In the simplest case using some file system protocol such as NSF or CIFS is sufficient (and desirable): that's how I share the ZFS file systems where I archive my photos, my video, my music and so on. Sharing such file systems with another UNIX, Windows or Mac OS/X (just to cite some), it's just some commands away.
In other occasions accessing a file system is not sufficient: that's the case with Apple's Time Machine, which is expecting a whole disk for its own sake connected locally.
Fortunately, integrating ZFS and Time Machine is pretty easy if you're running a COMSTAR-enabled Solaris. Although setting up COMSTAR is a very well documented topic by the Solaris and OpenSolaris documentation, I'll give you a walk through the necessary steps to get the job done and having your time machine making its backup on a ZFS volume. You'll end up with the benefits of both world: a multidimensional time machine which will take advantage of ZFS snapshotting and cloning capabilities.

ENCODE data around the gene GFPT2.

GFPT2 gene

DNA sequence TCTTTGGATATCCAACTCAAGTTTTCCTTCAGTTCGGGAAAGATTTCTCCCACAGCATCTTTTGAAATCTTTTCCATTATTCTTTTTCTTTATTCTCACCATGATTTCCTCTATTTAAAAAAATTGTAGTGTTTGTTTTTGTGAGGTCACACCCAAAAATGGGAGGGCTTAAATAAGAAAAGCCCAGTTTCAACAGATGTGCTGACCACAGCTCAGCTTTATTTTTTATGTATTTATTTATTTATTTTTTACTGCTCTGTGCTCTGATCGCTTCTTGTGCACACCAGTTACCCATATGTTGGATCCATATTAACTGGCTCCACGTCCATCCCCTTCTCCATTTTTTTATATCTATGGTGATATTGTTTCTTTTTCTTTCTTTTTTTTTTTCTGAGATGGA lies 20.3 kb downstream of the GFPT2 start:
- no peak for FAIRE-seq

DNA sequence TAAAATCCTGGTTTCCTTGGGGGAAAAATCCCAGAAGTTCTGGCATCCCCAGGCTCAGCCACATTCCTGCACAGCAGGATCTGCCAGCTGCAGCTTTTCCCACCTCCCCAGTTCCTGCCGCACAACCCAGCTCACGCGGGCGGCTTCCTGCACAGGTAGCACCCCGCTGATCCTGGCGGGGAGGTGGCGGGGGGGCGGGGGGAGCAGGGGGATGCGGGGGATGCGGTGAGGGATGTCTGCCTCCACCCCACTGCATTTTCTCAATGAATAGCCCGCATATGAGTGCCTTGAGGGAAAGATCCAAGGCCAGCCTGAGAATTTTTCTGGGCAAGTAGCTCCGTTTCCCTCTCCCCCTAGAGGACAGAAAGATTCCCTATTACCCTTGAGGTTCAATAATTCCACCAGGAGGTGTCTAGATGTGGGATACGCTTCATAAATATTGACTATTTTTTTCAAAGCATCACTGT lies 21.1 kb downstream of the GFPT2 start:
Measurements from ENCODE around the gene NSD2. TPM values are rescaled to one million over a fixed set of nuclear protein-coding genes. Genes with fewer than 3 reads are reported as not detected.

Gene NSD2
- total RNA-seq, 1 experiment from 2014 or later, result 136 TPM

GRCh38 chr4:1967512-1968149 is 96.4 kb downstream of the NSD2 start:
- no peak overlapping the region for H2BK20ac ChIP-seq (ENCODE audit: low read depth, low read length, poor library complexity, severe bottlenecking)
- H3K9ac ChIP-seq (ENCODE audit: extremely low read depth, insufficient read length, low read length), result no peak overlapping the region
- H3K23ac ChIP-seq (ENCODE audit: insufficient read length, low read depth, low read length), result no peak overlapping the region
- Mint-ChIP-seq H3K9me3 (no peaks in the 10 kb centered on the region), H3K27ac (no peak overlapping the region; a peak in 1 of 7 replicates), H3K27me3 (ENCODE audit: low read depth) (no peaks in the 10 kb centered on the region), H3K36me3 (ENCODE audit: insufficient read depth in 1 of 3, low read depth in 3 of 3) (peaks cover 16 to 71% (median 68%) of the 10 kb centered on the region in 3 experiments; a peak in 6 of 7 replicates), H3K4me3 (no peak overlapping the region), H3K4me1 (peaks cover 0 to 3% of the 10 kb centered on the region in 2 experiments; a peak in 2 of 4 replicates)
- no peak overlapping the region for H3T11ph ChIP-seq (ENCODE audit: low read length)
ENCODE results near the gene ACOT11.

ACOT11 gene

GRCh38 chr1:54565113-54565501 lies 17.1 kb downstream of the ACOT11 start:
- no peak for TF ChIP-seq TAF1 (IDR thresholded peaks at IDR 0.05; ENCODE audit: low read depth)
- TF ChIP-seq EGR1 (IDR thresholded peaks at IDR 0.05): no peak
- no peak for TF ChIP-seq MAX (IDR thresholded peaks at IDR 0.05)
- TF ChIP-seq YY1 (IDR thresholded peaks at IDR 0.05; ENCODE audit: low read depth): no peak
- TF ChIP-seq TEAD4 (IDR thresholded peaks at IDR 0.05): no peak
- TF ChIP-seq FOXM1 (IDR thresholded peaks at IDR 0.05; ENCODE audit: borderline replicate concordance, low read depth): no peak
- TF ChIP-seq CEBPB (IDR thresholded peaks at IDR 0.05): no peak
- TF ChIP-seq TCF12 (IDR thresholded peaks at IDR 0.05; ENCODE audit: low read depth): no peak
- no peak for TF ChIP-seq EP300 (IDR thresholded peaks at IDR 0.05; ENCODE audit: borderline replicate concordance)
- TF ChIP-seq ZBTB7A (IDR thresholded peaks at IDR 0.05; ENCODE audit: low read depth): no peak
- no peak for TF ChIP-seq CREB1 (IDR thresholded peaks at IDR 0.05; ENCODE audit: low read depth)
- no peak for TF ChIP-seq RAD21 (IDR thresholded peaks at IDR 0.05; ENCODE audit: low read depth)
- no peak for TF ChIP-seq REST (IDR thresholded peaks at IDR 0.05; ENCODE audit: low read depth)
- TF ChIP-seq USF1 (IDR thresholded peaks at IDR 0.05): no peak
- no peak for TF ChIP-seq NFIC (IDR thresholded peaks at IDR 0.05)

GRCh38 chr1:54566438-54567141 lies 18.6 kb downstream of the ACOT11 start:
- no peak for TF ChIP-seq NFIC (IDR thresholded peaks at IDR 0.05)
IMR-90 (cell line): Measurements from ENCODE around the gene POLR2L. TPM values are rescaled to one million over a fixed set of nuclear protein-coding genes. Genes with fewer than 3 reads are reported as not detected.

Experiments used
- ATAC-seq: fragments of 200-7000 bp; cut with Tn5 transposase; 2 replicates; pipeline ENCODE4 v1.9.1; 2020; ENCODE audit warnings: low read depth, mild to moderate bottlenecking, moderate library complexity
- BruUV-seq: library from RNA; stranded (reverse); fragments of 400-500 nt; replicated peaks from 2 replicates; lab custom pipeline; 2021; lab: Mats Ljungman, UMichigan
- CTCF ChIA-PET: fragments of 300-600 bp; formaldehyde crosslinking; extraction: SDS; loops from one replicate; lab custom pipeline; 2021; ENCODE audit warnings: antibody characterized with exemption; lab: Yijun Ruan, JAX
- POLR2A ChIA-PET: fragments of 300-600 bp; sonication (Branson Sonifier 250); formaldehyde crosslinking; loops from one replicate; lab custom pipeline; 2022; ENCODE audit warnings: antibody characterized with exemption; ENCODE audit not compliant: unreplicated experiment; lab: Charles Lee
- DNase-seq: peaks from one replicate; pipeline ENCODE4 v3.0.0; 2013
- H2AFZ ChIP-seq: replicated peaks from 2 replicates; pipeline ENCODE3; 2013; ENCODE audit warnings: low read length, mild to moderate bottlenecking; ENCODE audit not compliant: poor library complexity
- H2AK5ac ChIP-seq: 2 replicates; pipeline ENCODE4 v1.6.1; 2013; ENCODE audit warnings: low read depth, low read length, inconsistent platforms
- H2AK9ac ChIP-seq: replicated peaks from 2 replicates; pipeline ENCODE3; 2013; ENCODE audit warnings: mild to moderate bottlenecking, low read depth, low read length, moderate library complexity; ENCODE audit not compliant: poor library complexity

The steps I'll detail in the following posts are:
- Setting up Solaris COMSTAR and configuring an iSCSI target port for a ZFS volume.
- Setting up Mac OS/X as an iSCSI initiator and configuring Time Machine.
With such a solution, you will need no USB/FireWire/anything-else drive hanging around. You won't need to rely on consumer drives which implement some kind of file system sharing protocol which, as explained earlier, won't fit into the time machine use case.
Just a network connection and a box to install Solaris, ZFS and COMSTAR, and you'll provide a scalable, enterprise-level, easy to maintain solution for your storage needs.